• An update on actions the VA is taking to ensure its community healthcare providers that their financial data will be secure;
  • A description of who discovered the VA breach;
  • Details on the VA’s regular assessments of systems for vulnerabilities;
  • Steps the VA will take to conduct more oversight of business rules, IT processes and cybersecurity protocols to identify additional potential vulnerabilities.

“This most recent data breach is unacceptable. It also exposes the fact that VA has not taken the necessary steps to ensure oversight, accountability and security of the vast financial, health and other personal data it collects and processes to perform its critical services for America’s veterans,” the senators write.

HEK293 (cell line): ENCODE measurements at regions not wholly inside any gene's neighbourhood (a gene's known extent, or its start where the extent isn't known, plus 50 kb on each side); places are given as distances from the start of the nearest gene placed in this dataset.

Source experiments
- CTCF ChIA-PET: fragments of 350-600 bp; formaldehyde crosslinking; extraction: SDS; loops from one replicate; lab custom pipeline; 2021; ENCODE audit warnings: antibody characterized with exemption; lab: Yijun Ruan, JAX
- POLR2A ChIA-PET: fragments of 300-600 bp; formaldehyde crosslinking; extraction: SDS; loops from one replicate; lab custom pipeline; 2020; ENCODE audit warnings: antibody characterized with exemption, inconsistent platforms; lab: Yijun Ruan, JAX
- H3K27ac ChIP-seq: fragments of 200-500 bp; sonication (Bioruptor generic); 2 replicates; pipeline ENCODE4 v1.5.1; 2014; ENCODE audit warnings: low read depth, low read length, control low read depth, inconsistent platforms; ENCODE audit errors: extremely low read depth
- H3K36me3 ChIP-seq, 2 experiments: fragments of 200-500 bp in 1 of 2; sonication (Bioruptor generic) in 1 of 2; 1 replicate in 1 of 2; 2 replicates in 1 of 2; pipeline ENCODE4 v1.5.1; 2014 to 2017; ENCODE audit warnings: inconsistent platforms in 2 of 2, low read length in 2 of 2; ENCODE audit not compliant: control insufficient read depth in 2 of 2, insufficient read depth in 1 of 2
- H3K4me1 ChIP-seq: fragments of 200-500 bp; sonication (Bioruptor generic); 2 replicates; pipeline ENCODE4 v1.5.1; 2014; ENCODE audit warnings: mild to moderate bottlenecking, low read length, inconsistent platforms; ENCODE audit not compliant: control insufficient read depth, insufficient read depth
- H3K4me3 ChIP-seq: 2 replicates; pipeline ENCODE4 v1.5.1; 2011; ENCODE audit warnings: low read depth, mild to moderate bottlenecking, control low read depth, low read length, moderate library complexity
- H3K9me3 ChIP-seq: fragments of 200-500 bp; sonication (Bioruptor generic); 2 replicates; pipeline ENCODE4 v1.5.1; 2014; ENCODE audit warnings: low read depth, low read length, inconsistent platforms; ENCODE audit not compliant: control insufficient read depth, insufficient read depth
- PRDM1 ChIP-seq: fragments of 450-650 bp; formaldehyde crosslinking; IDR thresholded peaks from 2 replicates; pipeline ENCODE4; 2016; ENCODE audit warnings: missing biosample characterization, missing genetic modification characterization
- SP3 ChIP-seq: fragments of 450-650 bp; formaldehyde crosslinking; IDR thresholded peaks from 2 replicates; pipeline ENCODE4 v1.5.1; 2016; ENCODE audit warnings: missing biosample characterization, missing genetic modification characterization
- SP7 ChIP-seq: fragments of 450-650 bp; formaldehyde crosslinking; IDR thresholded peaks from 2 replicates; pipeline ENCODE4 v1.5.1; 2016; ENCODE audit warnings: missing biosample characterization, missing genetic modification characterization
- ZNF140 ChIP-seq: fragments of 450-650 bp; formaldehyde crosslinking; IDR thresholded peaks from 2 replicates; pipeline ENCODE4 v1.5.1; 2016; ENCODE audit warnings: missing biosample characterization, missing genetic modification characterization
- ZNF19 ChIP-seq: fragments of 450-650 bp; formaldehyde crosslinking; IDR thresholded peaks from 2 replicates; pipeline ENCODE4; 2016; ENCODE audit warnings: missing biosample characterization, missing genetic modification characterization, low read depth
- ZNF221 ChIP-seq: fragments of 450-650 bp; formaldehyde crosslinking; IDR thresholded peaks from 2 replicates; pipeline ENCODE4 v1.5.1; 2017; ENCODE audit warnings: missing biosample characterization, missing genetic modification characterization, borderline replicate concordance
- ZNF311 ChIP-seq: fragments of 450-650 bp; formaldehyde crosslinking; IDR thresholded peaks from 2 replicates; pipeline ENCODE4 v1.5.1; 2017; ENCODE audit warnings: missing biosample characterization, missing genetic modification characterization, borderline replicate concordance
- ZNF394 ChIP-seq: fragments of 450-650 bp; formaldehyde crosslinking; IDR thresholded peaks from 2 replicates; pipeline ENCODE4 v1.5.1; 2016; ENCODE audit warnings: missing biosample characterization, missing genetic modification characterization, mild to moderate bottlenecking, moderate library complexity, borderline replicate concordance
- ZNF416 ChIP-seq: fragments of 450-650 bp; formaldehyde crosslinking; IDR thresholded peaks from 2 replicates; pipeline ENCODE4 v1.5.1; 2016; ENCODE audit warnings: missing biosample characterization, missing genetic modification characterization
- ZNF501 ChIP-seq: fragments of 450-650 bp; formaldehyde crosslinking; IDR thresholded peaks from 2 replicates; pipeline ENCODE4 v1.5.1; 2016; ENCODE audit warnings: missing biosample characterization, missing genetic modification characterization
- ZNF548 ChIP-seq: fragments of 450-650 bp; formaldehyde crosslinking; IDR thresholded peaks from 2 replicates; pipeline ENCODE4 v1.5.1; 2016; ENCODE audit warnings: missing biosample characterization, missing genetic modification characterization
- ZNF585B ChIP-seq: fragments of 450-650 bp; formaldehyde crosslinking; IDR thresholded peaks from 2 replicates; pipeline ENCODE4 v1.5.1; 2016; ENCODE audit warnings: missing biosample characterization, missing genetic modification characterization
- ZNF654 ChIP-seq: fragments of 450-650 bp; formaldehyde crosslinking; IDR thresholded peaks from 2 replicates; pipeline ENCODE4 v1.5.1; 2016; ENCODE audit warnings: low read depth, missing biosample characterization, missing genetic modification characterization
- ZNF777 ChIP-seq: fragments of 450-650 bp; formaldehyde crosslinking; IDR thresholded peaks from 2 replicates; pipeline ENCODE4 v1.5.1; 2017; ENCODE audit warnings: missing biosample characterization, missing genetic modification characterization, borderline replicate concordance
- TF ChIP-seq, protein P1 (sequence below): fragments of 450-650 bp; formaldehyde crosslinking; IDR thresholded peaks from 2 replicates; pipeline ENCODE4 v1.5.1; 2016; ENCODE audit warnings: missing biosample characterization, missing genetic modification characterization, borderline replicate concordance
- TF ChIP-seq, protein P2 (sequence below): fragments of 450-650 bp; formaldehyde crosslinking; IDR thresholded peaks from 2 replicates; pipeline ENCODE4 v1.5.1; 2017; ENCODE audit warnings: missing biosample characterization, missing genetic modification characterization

“Incidents such as these impact individual veteran’s lives as well as those who partner with VA to provide services to them. It is imperative VA take aggressive and decisive action to address this current incident and lay out a strategy to prevent such problems from arising in the future.”

Flawed Authentication?

Mike Weber, vice president of security consultancy Coalfire, says the biggest issue he's concerned with regarding the breach "is the way that the account information and personally identifiable information was being handled. It seems that this information was being shared in the course of completing transactions for healthcare – but it seems that the authentication of the entities was not sufficient."